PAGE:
I was lucky, I had a nice sized garden, a big yard to play in, and grownups who absolutely understood the importance of getting kids into the garden. Every Easter we would gather with my grandparents for the traditional Easter egg hunt, and every year my grandmother and I would sneak off to the garden, she would take me on a tour, showing me the new season’s garden plans. It was a delightful time, great memories, it was our special time together. I look back now on those wonderful Easter memories and I am extremely thankful that I was raised by people who loved gardens and that because of their love for me and for gardening, they took the time to be sure their knowledge was passed on.
I believe that all children can (and should) have an opportunity to spend a little quality time in a garden. It can give them a marvelous new hobby that will encourage exercise and healthy living, and maybe even a life-long love of gardening.
So, have a look at these ideas, and think about getting your little sprouts out in the garden this Easter! There are lots of easy plants to start them on, and they will be so excited as they watch their own plants grow and develop.
You can create a simple seed tray and let children sow their own plants. This is a perfect time to sow summer vegetables and flowers. Try pansies and calendula, or even tomatoes and green beans. Just grow them on the windowsill and keep the compost moist but not soaking. This is so easy!
You can sow seeds in all sorts of containers too. Excite them by getting them to find their own unique planters. Try egg cartons, old mugs, broken toys, tin cans or anything that can hold a bit of soil for a start. You might even pop in to the local thrift store and look for random treasures to recycle as planters. Let their imaginations go to work!
Perhaps give them their own special corner of the garden. Keep it small and manageable and get them to plant and water it. The sense of ownership and responsibility will make them feel so grown up. They will be proud of their patch as it starts to grow. They will even be more willing to eat vegetables that they have grown themselves! A trip to the garden center will give you plenty of inspiration.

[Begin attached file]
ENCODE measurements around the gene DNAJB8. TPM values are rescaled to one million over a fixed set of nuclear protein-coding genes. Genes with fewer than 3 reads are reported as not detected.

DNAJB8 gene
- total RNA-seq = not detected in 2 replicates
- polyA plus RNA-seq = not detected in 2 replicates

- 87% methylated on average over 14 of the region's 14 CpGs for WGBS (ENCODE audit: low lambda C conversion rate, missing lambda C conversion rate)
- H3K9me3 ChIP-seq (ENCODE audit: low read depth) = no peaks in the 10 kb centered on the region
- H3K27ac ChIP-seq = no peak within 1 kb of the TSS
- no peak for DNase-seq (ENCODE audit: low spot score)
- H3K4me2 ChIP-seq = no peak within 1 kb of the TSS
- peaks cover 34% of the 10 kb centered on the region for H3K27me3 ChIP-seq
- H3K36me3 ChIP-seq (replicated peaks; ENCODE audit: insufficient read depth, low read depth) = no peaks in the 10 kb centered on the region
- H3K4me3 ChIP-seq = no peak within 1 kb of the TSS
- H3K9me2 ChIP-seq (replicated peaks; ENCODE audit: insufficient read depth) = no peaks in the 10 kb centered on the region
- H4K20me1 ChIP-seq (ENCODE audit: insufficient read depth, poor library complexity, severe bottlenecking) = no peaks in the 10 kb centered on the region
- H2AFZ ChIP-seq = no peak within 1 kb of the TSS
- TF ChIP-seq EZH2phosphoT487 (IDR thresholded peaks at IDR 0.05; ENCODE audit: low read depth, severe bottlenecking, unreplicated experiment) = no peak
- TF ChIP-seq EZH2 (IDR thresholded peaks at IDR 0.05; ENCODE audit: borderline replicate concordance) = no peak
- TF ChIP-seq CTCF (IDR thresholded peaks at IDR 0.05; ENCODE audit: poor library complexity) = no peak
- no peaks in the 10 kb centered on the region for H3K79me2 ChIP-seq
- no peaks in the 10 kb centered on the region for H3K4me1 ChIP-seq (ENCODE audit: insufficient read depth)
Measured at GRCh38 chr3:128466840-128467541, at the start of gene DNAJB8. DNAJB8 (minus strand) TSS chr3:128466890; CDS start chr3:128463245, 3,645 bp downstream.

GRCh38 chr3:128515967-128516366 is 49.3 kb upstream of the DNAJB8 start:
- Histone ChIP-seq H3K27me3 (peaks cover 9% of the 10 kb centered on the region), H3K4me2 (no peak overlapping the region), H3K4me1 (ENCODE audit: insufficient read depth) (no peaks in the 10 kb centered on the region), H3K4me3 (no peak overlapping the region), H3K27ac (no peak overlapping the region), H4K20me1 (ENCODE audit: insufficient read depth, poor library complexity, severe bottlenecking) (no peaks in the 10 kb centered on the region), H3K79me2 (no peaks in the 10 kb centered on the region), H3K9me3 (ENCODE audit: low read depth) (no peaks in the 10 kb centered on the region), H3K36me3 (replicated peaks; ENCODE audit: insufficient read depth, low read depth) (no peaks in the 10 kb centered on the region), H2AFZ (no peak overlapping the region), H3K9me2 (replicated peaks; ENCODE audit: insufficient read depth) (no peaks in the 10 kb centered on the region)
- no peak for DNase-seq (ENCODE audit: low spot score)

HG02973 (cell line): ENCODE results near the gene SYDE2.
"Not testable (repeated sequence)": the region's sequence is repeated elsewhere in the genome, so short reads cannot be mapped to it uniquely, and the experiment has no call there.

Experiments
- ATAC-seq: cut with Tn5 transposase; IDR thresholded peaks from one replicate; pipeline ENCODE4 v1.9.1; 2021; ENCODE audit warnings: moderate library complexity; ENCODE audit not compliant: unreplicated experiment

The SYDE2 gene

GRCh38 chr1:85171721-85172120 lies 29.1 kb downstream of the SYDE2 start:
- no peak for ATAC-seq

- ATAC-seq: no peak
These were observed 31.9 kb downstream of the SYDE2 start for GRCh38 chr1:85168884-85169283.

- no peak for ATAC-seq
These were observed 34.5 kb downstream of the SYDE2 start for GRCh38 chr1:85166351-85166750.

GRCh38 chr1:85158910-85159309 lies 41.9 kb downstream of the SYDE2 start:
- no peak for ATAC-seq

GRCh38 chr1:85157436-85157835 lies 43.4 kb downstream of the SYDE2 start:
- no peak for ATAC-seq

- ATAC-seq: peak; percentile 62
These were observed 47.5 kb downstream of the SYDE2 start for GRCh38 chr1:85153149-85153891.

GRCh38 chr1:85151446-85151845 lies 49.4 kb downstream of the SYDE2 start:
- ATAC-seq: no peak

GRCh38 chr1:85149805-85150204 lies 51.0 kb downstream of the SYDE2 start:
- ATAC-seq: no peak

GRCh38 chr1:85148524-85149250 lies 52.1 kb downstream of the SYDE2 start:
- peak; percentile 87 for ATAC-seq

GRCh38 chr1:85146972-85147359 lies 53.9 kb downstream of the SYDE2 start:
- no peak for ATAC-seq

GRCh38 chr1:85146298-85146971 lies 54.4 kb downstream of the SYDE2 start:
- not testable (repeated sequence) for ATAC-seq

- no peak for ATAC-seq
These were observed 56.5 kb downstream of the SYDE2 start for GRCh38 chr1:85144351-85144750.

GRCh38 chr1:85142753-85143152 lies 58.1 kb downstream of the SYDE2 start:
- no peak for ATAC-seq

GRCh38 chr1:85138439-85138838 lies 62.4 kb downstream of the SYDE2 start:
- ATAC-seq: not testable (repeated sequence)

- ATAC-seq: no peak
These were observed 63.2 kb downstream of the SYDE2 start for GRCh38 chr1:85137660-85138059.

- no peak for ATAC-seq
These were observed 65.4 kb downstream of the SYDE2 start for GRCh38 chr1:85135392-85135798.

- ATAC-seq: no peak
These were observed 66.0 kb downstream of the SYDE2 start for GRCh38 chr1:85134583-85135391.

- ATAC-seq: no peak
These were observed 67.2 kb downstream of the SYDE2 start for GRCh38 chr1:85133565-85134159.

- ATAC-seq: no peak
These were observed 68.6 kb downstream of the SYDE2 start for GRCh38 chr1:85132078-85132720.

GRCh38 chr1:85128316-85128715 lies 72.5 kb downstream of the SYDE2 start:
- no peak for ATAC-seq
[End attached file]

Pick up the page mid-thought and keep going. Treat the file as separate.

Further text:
Choose a sunny location and dig a hole in the ground (or in a planter or large pot) that is deep enough for all the roots and about 12 inches wide. Help your child carefully take the plant from its original container and transfer it into the hole. Pack soil in the hole and around the plant. Check the moisture level every day and water the plants as necessary. If you have any questions about how much water or sunlight your tomato plants need, visit your local gardening center and ask the staff - another fun activity for kids.
You don't want the plants to get too heavy and fall over. Therefore, when they reach about 10 inches high, you need to provide them with a little support. Stick a wooden stake into the soil right next to the plant and tie it with a string or buy wire tomato cages at the gardening center to provide the support your tomato plants need.
From seeds to harvest, talk to you kids about the growth process and all it takes to nurture the tomato plants and help them thrive. Gardening is a fun experience for young kids and the whole family. Happy Easter and...